Fingerless glove

looking for what's missing... I'm a knitting, spinning, mother of teenagers with a big dog, a small cat, minus the lovely rabbit Meliflua.

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Location: Virginia, United States

Right now I'm listening to "An Irish Country Village" by Patrick Taylor, reading "Lots of Candles, Plenty of Cake" by Anna Quindlen and knitting Wisconsin Wintersocks. And casting off the lace shawl I've been working on since I last posted.

Thursday, February 04, 2010

Converting to Metric with Thomas Merton

I have always felt a little cheated that the promise of the Metric Conversion Act of 1975 never came true. (Here's proof.) The metric system is intuitive; it is the converting back and forth to "English" (and even the English do not use the system anymore) that causes the problem. Conversion is hard work requiring a shift in how we think.

Now I am working on a little conversion myself. I want to convert from a life complicated with too much stuff to one of serene, unfettered simplicity -- but I will settle for one slightly less cluttered. I am a bit of a collector (OK, "ten pounds of sugar in a five pound sack" springs to mind), but I can still be inspired by Thomas Merton, a Trappist monk, who said, "Give up everything, give up everything!"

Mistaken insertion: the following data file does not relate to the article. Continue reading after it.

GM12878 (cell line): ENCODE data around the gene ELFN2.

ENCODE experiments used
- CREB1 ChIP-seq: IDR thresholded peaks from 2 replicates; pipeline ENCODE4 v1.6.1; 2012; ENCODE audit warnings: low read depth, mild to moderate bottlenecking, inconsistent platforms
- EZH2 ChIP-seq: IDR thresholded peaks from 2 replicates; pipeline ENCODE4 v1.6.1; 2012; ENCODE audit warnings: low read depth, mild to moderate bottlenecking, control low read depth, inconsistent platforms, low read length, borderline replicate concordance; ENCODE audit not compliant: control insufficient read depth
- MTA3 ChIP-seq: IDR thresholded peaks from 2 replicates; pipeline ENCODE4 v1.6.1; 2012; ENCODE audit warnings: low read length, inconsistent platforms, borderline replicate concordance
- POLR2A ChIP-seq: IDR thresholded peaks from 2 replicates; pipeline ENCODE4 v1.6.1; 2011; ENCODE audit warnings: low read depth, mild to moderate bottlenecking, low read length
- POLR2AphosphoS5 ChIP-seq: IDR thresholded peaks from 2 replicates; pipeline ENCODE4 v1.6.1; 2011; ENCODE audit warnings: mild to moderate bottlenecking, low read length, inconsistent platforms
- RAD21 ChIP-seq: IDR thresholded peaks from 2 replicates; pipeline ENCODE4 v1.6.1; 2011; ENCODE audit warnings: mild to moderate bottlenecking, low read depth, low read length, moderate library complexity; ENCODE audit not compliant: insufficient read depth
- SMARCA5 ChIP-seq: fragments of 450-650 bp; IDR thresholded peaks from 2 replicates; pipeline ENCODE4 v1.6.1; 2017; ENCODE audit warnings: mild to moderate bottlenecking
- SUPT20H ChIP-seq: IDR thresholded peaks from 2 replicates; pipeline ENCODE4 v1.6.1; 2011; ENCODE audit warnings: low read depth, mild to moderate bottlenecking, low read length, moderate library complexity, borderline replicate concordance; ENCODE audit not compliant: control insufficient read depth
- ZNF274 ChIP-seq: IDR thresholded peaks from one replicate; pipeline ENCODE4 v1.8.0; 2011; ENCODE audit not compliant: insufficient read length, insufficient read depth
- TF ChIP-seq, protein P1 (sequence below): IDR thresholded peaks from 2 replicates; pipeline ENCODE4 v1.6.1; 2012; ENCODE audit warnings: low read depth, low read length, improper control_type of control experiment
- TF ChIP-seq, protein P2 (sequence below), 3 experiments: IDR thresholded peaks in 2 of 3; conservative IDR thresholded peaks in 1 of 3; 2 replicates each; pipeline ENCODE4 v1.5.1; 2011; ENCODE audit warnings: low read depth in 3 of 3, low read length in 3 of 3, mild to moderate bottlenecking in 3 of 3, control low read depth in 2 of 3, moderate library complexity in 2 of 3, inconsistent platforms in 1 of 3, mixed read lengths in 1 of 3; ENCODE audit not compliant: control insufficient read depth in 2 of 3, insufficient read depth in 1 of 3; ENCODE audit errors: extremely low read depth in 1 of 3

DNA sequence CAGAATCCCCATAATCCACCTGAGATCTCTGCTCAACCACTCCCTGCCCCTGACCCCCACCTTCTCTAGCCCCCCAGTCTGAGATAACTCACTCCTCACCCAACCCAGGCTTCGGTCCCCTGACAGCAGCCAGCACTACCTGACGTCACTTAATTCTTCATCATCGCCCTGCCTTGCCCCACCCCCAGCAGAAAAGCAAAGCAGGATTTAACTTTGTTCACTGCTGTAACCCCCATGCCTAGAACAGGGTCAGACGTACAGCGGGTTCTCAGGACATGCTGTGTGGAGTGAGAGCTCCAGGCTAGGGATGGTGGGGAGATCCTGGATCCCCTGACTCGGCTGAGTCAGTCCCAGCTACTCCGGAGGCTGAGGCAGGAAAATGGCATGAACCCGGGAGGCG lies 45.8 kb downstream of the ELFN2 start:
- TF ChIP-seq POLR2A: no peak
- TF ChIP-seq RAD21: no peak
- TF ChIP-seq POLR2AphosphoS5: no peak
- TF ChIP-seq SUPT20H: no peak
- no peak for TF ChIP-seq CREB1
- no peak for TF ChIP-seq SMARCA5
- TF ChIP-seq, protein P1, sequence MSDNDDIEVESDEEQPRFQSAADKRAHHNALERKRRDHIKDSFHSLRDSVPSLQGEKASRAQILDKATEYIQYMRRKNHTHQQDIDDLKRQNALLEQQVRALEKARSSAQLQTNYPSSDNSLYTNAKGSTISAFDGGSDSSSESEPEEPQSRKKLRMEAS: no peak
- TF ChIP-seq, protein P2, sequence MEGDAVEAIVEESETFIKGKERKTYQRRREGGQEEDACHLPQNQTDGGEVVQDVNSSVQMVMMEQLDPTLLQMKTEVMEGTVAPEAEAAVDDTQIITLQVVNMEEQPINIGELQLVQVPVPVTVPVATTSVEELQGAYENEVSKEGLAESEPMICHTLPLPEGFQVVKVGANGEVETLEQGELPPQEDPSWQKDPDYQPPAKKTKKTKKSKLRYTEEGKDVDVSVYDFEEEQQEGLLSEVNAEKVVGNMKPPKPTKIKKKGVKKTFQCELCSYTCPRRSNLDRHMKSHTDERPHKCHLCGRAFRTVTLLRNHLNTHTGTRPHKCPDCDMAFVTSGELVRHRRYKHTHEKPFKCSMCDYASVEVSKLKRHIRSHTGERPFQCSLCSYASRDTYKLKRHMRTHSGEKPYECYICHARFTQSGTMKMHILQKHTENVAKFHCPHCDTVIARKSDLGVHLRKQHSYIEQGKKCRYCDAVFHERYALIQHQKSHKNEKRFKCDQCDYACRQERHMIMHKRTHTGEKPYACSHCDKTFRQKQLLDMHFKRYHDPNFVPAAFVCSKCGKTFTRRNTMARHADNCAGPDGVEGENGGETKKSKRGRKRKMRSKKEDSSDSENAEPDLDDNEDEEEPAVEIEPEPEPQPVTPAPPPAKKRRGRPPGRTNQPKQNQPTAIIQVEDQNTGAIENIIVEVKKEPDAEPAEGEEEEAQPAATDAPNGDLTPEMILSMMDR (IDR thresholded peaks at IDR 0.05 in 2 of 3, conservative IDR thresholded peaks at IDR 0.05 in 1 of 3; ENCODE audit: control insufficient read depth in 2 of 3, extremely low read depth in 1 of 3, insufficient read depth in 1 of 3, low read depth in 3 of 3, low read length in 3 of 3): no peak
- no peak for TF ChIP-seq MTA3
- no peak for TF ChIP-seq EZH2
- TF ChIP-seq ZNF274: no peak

I know that is not going to happen. I have a beautiful, carefully curated yarn stash and eight tall bookcases that are not likely to disappear, or even shrink, but the rest of my life is loaded down with its fair share of meaningless miscellany. Knickknacks, jimcracks, and whimseys; old perfume, mom jeans, mateless socks, and did I mention fabric?

Vincent Van Gogh's phrase "The best way to know life is to love many things" has long been my motto. I fall in love with all kinds of things. The trouble is, loving a thing is no guarantee that it enriches my life.

Maybe hanging onto a broken CD player is symbolic of my hopeful outlook on life. Don't you think that one day it might just start working again? Not likely.

So I'm working on thinning the woodlot, getting rid of the obvious cement overshoes to a sleek, well organized life. I keep chanting "Give up everything, give up everything!" Somewhere between being buried by an avalanche of affluence and becoming a Trappist monk lies a comfortable medium, one that won't leave my heirs saying, "What was she thinking?"

I think I will start in the refrigerator. Do you think it could be as easy as throwing out the yardsticks, quarts and pounds; going cold turkey?

1 Comments:

Anonymous bob said...

start with the unmatched socks.

my verification word is "swool." how awesomeis that?

4:10 AM  

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